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Charter Schools are Failing in Columbus and Throughout Ohio

Lauren Sega Lauren Sega Charter Schools are Failing in Columbus and Throughout Ohio
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Ohio Charter schools are getting failing grades, according to a report that was released late last month. The report comes from knowyourcharter.com, a website which allows Ohioans to keep track of how the state’s charter schools are performing.

Ohio received $71 million of the $157 million in federal funds awarded to eight states in September, 2015. After such a large portion of federal funds was designated to charter schools in Ohio that were either closed or never opened, an investigation started into how the federal government allots the money in the first place.

“As a result, federal regulators quickly reversed course,” the report said. “This sudden reversal… begs a closer examination of not only how the US Department of Education awards these Charter School Program (CSP) grants, but also how well the recipients of these grants have fared in Ohio relative to other federal grant programs.”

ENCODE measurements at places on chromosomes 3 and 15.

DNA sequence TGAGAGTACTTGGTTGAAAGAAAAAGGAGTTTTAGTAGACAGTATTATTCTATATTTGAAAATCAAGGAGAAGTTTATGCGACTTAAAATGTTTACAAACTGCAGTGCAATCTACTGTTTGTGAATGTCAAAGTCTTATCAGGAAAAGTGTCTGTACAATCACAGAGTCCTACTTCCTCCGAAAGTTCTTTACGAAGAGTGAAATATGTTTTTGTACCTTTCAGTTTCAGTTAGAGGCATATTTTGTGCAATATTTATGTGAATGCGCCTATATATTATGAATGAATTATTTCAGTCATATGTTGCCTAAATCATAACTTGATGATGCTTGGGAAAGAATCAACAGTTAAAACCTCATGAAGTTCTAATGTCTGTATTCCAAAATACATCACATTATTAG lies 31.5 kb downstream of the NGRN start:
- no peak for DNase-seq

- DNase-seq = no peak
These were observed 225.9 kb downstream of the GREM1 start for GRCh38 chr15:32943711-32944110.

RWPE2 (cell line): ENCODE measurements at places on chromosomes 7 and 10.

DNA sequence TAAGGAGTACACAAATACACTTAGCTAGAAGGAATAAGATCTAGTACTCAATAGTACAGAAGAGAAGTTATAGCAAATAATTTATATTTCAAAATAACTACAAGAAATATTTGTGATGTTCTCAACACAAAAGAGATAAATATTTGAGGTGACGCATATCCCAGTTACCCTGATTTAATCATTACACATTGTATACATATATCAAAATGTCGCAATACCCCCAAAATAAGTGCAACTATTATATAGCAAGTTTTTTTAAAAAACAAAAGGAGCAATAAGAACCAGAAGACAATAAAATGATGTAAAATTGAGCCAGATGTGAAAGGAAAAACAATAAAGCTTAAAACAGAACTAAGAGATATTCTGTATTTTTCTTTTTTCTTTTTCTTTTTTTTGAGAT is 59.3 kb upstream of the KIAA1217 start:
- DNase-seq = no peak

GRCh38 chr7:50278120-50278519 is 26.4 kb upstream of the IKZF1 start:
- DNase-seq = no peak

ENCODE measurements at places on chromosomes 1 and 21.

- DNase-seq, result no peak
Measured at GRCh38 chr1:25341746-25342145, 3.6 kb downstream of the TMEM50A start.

Out of 292 of the awarded CSPs, 108 barely existed, with 26 that never opened and another 82 closed. They were slated to receive $30 million in federal funds.

Performance grades for every charter school in Ohio are available on knowyourcharter. The website was created by The Ohio Charter School Accountability Project (OCSAP), an organization intending to “shed light on the reality of charter schools in Ohio – how are they performing, how are they paid for and how are they spending their public dollars.”

The Columbus School District has 75 schools listed. Of those, 56 are receiving a grade of D or F. There is one A.

This report comes out after Gov. John Kasich had already received criticism from the public and the media on his record with education during his run for president. Under Kasich, traditional schools have been receiving less funding in favor of funding charter schools; this funding is going toward many schools run by for-profit companies; and the schools are notorious for their poor performances.

The state education office reported 93 high-performing and six poor-performing charter schools in 2015. After questions rose about the federal grant, the state changed its numbers, claiming 59 high-performing and 57 poor-performing schools instead.

“Charter schools were originally conceived as laboratories for innovation in the public school system,” said a representative from OCSAP. “Unfortunately, successful charter schools in Ohio are the exception, not the rule.”

According to the latest rankings by Edweek, Ohio ranks 23rd in the country. The state’s C grade matches the national average, but compares poorly with how Ohio was doing five years ago.


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